In late June, between the end of the offseason minicamps and start of training camp, Favre and teammate Esera Tuaolo made big news when they were arrested for getting in a bar fight in Mississippi.

Holmgren: "I talked immediately to both his dad and Brett on the phone, saying, ‘I will not tolerate this stuff. You’re going to have a very, very short lifespan with me.’ Then he swore it was not a — he kind of explained what happened. But other than that, I really didn’t know what a wild stallion he really was until I got a hold of him."

Chmura: "Big, huge news. I think everyone had the same feeling, ‘I really like this guy.’ The coaches didn’t like it, but the players are like, especially the O-line, the bigger guys and the tight ends, ‘We really like this guy. He’s willing to mix it up. He’s our type of guy.'"

In training camp, Majkowski held the starting job

Butler: "The first thing I thought (about Favre) was, ‘This guy’s got guts enough to make every throw and has the guts to live with the results.' West Coast offense, remember, that’s all dink and dunk, take your time, be precise. Brett wanted to throw it between the linebacker, over a safety and inside of a corner, ‘I can make that throw.’ He’d try to make these throws in practice, and I’d think, ‘He’s OK with the result. He’s either going to be a great quarterback or he’s gonna be out of the league. There’s no in between.’"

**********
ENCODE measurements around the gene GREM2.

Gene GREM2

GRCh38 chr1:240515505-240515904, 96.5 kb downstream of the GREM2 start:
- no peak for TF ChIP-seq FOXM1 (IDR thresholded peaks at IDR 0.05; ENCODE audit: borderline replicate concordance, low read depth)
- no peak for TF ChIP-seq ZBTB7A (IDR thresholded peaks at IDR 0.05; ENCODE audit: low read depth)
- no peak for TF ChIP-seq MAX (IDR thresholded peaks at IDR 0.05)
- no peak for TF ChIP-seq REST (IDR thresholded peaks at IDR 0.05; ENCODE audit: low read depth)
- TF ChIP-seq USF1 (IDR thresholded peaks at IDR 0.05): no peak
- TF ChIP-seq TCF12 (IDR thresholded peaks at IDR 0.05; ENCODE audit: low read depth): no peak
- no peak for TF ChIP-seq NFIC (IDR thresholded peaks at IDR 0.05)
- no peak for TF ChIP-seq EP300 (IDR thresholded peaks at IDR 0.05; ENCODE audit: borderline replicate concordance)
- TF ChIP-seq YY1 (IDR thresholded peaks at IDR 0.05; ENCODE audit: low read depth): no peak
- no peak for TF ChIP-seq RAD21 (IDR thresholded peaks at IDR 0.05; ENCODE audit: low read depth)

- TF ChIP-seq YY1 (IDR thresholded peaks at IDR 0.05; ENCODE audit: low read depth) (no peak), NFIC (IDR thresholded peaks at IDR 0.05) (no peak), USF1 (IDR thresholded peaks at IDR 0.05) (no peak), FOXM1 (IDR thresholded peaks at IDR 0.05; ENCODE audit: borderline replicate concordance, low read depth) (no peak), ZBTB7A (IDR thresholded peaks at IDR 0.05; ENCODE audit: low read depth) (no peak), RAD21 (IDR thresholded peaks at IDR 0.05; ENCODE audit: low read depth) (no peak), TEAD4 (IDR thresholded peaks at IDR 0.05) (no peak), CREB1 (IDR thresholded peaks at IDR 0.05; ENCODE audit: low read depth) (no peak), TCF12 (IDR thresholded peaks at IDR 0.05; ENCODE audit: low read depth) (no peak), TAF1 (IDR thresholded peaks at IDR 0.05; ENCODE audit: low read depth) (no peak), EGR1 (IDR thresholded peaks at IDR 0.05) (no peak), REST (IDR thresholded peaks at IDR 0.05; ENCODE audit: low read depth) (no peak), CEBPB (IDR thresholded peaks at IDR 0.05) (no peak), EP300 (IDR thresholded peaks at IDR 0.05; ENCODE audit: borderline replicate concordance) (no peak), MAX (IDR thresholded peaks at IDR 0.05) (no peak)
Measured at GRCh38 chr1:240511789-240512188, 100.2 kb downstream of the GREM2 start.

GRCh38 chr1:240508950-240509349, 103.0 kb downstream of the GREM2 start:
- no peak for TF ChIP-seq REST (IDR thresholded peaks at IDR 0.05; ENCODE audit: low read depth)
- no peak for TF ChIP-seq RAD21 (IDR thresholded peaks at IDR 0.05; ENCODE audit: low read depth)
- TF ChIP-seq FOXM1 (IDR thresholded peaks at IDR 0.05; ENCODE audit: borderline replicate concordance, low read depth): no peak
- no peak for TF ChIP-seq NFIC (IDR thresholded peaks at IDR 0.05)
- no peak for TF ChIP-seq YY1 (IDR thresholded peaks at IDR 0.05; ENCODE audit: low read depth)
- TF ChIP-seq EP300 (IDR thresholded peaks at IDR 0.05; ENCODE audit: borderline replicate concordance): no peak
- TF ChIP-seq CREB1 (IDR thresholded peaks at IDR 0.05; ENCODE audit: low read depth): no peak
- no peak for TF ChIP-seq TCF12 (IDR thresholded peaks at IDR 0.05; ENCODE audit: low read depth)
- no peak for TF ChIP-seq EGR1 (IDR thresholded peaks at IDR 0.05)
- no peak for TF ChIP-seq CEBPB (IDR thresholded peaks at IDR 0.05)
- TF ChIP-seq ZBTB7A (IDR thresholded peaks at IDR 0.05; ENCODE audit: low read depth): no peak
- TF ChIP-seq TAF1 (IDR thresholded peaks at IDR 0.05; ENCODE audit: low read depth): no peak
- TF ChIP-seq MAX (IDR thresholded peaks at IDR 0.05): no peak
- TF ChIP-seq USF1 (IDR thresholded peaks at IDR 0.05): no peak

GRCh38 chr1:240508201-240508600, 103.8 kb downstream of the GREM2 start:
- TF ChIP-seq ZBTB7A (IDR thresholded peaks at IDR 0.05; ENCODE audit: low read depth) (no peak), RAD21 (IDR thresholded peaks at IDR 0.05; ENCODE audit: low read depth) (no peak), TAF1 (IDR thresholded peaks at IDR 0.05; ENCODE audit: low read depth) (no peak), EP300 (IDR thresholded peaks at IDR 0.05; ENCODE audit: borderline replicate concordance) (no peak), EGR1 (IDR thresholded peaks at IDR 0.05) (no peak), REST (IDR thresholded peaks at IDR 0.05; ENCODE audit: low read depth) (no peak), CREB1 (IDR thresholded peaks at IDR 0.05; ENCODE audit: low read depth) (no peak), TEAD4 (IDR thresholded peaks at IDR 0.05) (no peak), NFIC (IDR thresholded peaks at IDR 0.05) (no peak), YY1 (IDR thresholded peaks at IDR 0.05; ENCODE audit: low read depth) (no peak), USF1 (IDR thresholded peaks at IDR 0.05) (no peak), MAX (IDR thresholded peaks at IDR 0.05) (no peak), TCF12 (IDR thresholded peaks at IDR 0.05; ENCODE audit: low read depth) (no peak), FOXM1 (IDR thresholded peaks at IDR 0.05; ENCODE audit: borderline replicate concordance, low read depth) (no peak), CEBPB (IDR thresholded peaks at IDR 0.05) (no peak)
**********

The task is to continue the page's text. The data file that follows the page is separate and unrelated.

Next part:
Chmura: "(Favre) loved competition. He loved seven-on-seven, he loved team (drills). He didn’t so much like the individual work, which he needed a lot of early on in his career. But when it got into a team situation or seven-on-seven, any time there was competition he stepped up and he loved it, and he treated it like a game. He hated to lose."

Holmgren: "Brett, wasn’t quite ready to hand him the football yet (at the end of camp). But eventually it was going to happen. I didn’t think it was going to happen as soon as it happened. But Don got hurt (against the Bengals), and Brett had to play, and when he played you could see he made plays a lot of guys can’t make, and he’d do something crazy, silly. Then you have to say, ‘OK, this is really good; this you can’t do.’ We’d have those conversations."

The Packers lost their first two regular-season games, 23-20 against Minnesota and 31-3 at Tampa Bay. Favre made his Packers debut in mop-up duty against the Buccaneers. The Bengals game was the next week.

Holmgren: "All the quarterbacks I ever coached, you have to approach it a certain way, you have to study more than anybody on the team. So I assumed (Favre) did that. Then when he had to play in those early games it became pretty apparent he didn’t study enough. But he was also new to the system. I could see he needed to kinda change how he studied and how he prepared."

Chmura: "I could tell there was something special about him, (but) I didn’t think he’d have the success as fast as he did. It really started with the Cincinnati game with the (game-winning) long pass to Kitrick Taylor. I think we all thought, you know what? This guy’s a little bit different. We’re just going to have to learn to take the bad with the good."

Smith: "It will be on our tombstone here in Atlanta. The ones who traded Brett Favre."

pdougher@pressgazettemedia.com and follow him on Twitter @PeteDougherty.